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Weekend warriors, listen up. These three classic yoga hip openers will help relax your hips after a day of biking, climbing, running, or any other athletic activities you enjoy. These poses also work great if you sit a lot. Caveat: Tight hip flexors sometimes need a bit more strengthening. So make sure you balance your stretches by incorporating some hip resistance training moves into a few of your weekly movement sessions.
Warm up your tight hip flexors (and your entire body) for the poses below by walking for a few minutes. You could also prep for this sequence by moving through a few rounds of Sun Salutations or Moon Salutations.
3 yoga poses for tight hip flexors
From Downward-Facing Dog, roll your body forward as if you were moving into a Plank Pose. Then bring your left shin to the ground. Keep your left hip directly behind your left wrist. Extend through your elongated right leg. Option: gently walk your hands forward and lower your elbows to rest your forearms on the mat or on blocks. You can place a blanket or block under your front hip for extra support and to help your hips heavy toward the earth. Hold for 5-10 breaths. Repeat on the other side.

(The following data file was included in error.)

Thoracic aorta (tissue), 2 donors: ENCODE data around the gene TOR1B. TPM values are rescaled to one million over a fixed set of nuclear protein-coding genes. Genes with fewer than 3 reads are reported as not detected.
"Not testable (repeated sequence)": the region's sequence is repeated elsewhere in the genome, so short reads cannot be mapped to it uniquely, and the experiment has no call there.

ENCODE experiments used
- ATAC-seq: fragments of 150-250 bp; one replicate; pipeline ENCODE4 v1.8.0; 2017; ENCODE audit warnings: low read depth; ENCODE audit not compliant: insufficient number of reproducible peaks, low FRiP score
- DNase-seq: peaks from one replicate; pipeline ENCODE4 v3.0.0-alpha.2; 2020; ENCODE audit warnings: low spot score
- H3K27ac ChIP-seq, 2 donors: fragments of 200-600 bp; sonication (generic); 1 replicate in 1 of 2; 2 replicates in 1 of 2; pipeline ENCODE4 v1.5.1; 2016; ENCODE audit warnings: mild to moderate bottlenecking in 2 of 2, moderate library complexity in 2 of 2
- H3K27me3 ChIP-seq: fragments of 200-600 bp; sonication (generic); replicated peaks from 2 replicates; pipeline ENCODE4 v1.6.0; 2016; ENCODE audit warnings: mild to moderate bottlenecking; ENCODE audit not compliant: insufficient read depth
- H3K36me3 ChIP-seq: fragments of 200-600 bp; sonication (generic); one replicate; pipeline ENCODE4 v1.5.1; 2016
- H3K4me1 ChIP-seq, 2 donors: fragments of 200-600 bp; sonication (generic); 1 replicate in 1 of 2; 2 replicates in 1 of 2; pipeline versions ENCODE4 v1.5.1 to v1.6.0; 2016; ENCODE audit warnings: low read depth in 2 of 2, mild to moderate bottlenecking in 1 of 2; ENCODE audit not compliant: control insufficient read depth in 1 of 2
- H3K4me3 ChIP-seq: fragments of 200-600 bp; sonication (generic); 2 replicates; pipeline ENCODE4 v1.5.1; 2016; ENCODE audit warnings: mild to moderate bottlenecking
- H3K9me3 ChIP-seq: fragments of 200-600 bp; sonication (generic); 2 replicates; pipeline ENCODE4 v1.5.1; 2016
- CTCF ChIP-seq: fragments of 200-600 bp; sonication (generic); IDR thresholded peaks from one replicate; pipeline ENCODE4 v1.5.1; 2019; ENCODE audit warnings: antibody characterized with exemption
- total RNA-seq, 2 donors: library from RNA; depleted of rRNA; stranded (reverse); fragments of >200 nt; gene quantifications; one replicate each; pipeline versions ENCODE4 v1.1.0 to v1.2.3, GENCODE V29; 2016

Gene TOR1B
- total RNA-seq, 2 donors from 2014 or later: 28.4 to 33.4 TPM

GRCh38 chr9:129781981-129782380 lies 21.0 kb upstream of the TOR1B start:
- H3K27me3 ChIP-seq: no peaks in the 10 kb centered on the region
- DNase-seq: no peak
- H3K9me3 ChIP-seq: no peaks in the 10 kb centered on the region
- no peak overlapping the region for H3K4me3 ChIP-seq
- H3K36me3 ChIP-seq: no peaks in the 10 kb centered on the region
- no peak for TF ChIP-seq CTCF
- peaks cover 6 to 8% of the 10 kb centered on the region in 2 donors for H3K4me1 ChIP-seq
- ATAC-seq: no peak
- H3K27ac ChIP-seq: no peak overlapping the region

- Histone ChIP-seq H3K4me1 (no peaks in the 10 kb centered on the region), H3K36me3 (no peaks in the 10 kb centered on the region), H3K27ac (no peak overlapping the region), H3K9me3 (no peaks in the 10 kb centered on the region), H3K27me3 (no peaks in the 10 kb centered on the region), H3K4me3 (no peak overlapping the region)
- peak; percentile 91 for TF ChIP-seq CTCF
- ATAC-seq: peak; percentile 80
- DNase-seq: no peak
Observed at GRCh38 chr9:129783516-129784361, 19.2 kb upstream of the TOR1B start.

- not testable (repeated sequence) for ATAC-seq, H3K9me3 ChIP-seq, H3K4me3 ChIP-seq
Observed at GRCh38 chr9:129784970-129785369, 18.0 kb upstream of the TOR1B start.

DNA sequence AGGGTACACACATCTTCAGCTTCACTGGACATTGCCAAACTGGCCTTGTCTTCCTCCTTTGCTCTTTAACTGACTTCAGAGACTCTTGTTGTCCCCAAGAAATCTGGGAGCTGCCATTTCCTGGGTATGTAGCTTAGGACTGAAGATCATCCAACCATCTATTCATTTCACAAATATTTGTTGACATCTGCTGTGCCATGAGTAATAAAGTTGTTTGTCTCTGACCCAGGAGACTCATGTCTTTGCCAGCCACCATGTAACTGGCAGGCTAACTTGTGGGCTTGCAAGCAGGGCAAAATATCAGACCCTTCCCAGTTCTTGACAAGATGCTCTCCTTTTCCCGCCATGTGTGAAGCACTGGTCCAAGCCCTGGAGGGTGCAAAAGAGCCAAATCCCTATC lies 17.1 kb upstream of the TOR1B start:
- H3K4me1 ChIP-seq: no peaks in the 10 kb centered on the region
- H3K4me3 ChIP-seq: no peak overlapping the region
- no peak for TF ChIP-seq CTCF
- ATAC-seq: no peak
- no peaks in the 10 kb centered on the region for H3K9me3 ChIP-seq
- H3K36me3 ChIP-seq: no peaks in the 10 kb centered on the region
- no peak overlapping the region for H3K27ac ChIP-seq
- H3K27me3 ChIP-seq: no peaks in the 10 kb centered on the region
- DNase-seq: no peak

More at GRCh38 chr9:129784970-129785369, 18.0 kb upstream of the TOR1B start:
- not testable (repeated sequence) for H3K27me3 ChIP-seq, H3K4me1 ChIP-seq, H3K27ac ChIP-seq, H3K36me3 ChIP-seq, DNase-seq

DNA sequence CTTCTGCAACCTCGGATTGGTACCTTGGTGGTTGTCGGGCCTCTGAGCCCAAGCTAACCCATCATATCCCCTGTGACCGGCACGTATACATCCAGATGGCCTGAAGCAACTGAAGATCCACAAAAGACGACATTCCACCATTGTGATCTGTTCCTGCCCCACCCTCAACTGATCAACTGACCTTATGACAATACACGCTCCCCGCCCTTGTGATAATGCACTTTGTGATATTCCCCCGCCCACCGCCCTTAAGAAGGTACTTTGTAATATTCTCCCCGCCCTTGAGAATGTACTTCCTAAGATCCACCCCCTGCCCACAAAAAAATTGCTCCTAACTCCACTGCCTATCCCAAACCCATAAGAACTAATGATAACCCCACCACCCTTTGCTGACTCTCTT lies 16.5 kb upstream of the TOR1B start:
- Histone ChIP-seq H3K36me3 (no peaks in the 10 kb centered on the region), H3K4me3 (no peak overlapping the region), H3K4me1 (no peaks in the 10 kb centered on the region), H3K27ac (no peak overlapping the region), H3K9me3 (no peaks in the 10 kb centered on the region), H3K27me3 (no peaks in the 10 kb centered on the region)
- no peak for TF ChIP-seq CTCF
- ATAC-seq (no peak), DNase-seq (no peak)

Pro tip: Try these blocks to support your hips or forearms in Pigeon Pose.
Come into a comfortable, cross-legged seat. Place your right ankle on top of your left knee. Keep both feet flexed. You can place a blanket or block under your top knee for extra support and to help your hips anchor toward the ground. Sit tall or slowly fold forward by hinging at your hips and extending your arms in front of you. Hold for 5-10 breaths. Repeat on the other side.
Pro tip: Blankets can come in handy for this pose. Either slide the prop under your hips so that you can sit taller and , or place a folded blanket under your top knee.
Sit on a thickly folded blanket with your knees bent and feet on the floor, heels about 18 inches away from your buttocks. Slide your left foot under your right leg to the outside of your right hip and lay the outer left leg along the floor. Then assume a loose cross-legged position by placing your right ankle just to the outside of your left knee, so that your sole is perpendicular to the floor and your right shin and knee are more or less parallel to the floor. The position of the top ankle outside the bottom knee is essential. (If you place the top ankle on the knee, your foot might twist, which can injure the knee.)
Now tip your torso slightly forward and lay your hands on the floor in front of your shins. How far you’ll go will again depend on your flexibility. You might be able to lay your torso down easily on your inner legs, or you might find that a slight forward movement is sufficient to stretch your hips. In any case, don’t hunch over the legs. Keep your front torso long, and lean forward from your groins, not your belly. Hold for 5-10 breaths. Repeat on the other side.
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This content was originally published here.